Economy to slow down until 2022

Tuesday April 07 2020
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BoU governor, Mr Emmanuel Tumusiime Mutebile appearing before a Parliament committee recently. FILE PHOTO

The Bank of Uganda (BoU) yesterday reduced the Central Bank Rate (CBR) to 8 per cent from 9 per cent with the aim of making credit (loans) cheap for the business community (borrowers).
In a similar note, BoU has also cut down Uganda’s growth rate to between 3 per cent and 4 per cent for this fiscal year 2019/2020 instead of an earlier projection of 6 per cent growth.

This is going to be the lowest economic growth Uganda will register in a period of more than five years while on the other hand it will also be the lowest policy rate since it introduced inflation targeting lite monetary policy framework in July 2011.
In a monetary policy statement issued yesterday, the BoU governor, Mr Emmanuel Tumusiime Mutebile, said: “Given the deterioration in macroeconomic conditions and in order to ensure adequate access to credit and the normal functioning of financial markets, BoU has decided to ease monetary policy. Consequently, the CBR has been reduced by 1 percentage point to 8 per cent.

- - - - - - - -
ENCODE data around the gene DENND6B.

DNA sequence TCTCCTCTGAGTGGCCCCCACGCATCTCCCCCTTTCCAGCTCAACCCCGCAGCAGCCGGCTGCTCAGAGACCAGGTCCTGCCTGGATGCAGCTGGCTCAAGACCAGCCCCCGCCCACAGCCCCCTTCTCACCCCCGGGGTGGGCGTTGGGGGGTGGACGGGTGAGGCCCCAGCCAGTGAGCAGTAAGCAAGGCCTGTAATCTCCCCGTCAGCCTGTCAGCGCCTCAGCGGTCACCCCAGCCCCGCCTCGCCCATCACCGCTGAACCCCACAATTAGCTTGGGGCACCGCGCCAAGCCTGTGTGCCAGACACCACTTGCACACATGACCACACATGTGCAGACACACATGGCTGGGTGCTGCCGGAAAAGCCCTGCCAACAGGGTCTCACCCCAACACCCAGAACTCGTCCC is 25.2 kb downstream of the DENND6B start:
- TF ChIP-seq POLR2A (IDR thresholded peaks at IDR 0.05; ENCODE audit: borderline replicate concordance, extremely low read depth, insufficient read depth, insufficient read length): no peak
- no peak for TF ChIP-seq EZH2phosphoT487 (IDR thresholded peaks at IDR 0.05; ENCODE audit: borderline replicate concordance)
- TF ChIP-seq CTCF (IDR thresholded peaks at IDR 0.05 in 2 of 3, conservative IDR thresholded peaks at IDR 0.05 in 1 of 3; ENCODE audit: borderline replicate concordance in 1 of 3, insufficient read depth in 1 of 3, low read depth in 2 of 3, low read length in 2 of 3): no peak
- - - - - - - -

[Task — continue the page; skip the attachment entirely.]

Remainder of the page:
Consequently, the Ugandan economy is projected to slow down drastically in the second half of Financial Year (FY) 2019/20, with GDP growth for the FY projected at 3 to 4 per cent.”

Mr Mutebile explained that downside risks to the economic growth outlook have increased, particularly in the near term and economic activity is projected to remain subdued until the pandemic is contained globally, pointing out that although GDP growth is projected to gradually recover in the second half of FY2020/2021, the emerging output gap is projected to persist until 2022.

On the Uganda currency state, Mr Mutebile said the Uganda shilling depreciated against the US dollar by 2.2 per cent between February and March 2020, pointing out that in addition, the propagation of Covid-19 bears severe consequences on Uganda through worsening of external position, due to capital outflows, adverse effects on the flow of international trade, tourism, workers’ remittances, foreign direct investment, and loan disbursement, exacerbating exchange rate depreciation pressures.
Speaking about inflation, Mr Mutebile said core inflation is projected to remain below its historical average in the 12 months ahead due to the widening of the output gap.